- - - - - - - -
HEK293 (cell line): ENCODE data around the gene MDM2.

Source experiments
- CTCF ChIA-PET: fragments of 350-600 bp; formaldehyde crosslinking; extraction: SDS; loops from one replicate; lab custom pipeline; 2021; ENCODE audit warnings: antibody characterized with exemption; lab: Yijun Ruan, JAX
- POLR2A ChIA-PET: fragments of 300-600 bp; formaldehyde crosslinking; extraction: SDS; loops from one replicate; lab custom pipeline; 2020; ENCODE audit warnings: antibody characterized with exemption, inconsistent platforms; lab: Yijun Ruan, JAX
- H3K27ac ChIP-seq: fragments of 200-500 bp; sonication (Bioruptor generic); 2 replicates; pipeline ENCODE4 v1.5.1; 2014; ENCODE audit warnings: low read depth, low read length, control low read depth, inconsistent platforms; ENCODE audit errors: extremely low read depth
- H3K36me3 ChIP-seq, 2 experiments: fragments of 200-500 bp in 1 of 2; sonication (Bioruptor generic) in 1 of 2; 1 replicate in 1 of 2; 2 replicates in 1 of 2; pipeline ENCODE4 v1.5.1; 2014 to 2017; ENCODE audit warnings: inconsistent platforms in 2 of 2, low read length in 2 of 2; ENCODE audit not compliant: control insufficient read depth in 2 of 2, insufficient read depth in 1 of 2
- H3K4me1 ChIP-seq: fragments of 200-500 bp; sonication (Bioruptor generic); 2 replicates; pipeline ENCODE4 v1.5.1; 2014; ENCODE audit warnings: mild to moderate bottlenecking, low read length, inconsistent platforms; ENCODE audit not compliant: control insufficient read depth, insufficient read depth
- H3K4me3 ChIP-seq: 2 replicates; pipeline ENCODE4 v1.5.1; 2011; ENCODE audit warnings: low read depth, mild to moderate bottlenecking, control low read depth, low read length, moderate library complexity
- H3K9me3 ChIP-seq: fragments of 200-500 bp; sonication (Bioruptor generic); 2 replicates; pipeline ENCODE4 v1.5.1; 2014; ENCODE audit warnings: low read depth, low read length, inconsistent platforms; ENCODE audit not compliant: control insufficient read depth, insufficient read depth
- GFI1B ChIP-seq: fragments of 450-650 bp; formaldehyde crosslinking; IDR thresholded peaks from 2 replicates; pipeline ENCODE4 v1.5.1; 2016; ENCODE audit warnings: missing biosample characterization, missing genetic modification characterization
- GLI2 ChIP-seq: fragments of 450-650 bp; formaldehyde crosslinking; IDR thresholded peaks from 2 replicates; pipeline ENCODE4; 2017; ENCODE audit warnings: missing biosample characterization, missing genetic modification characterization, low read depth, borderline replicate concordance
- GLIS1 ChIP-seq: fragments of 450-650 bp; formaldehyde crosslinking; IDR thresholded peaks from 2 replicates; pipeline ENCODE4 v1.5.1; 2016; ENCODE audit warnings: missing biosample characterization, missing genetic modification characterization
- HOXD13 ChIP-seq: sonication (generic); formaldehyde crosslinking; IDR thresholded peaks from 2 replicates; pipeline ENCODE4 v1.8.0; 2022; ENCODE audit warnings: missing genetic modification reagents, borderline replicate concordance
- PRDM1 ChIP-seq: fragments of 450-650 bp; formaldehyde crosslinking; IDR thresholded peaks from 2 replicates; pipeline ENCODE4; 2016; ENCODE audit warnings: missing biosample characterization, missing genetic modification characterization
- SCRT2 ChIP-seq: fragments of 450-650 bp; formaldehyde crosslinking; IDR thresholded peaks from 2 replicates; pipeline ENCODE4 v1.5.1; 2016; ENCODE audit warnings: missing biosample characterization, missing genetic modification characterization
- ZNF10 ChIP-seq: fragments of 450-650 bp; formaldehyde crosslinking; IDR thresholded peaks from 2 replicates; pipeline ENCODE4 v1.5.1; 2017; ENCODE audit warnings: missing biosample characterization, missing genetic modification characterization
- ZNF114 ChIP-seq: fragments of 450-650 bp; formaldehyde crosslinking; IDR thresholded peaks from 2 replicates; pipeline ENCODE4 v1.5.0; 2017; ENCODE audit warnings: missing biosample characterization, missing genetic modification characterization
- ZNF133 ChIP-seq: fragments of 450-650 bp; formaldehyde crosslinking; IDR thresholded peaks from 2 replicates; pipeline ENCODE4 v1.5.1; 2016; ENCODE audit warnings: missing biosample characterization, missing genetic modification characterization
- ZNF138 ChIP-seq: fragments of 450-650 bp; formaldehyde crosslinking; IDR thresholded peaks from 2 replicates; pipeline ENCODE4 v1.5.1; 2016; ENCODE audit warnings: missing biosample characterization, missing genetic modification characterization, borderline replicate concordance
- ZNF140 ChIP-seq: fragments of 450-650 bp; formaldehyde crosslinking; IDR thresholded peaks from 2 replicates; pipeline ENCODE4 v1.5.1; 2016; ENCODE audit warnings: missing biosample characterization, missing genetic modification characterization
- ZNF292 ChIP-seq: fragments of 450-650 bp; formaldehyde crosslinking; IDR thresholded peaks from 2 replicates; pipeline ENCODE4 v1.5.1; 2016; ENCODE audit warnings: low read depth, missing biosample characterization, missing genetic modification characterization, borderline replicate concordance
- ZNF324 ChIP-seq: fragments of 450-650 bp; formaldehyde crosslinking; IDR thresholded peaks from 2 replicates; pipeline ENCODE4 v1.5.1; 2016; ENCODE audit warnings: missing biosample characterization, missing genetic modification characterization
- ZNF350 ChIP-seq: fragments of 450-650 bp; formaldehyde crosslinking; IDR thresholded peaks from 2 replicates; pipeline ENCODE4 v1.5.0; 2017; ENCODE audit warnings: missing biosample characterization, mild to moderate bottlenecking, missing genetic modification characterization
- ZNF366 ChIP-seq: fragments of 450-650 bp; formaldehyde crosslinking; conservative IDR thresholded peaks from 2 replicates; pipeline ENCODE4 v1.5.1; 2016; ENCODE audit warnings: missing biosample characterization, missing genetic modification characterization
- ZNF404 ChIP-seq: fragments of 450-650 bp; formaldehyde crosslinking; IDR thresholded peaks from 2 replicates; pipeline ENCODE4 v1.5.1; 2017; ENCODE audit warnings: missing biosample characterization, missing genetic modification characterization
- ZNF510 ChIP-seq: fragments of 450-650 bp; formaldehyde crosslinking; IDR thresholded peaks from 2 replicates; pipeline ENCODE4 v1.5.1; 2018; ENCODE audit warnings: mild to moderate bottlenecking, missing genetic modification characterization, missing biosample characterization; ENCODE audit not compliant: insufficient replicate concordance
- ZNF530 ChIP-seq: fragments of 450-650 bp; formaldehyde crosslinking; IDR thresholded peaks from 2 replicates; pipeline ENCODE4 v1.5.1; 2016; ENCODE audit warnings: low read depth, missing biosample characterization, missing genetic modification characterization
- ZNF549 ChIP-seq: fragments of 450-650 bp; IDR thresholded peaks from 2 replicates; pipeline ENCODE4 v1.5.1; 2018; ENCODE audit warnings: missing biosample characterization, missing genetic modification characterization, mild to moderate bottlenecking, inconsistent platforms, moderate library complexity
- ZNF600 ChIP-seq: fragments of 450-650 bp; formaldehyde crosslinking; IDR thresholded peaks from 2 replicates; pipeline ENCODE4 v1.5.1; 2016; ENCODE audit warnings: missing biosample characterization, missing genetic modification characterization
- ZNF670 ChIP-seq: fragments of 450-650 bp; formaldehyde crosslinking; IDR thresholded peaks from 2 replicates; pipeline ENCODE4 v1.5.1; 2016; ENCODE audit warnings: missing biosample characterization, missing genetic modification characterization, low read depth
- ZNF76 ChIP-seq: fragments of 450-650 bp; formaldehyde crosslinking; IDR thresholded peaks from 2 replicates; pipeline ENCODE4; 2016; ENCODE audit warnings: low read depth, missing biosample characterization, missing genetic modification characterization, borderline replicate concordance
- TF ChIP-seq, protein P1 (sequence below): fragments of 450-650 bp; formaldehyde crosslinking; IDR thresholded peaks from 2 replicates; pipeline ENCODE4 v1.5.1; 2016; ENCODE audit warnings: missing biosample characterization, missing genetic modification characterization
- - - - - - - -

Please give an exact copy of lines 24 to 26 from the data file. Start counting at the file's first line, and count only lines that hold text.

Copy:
- ZNF366 ChIP-seq: fragments of 450-650 bp; formaldehyde crosslinking; conservative IDR thresholded peaks from 2 replicates; pipeline ENCODE4 v1.5.1; 2016; ENCODE audit warnings: missing biosample characterization, missing genetic modification characterization
- ZNF404 ChIP-seq: fragments of 450-650 bp; formaldehyde crosslinking; IDR thresholded peaks from 2 replicates; pipeline ENCODE4 v1.5.1; 2017; ENCODE audit warnings: missing biosample characterization, missing genetic modification characterization
- ZNF510 ChIP-seq: fragments of 450-650 bp; formaldehyde crosslinking; IDR thresholded peaks from 2 replicates; pipeline ENCODE4 v1.5.1; 2018; ENCODE audit warnings: mild to moderate bottlenecking, missing genetic modification characterization, missing biosample characterization; ENCODE audit not compliant: insufficient replicate concordance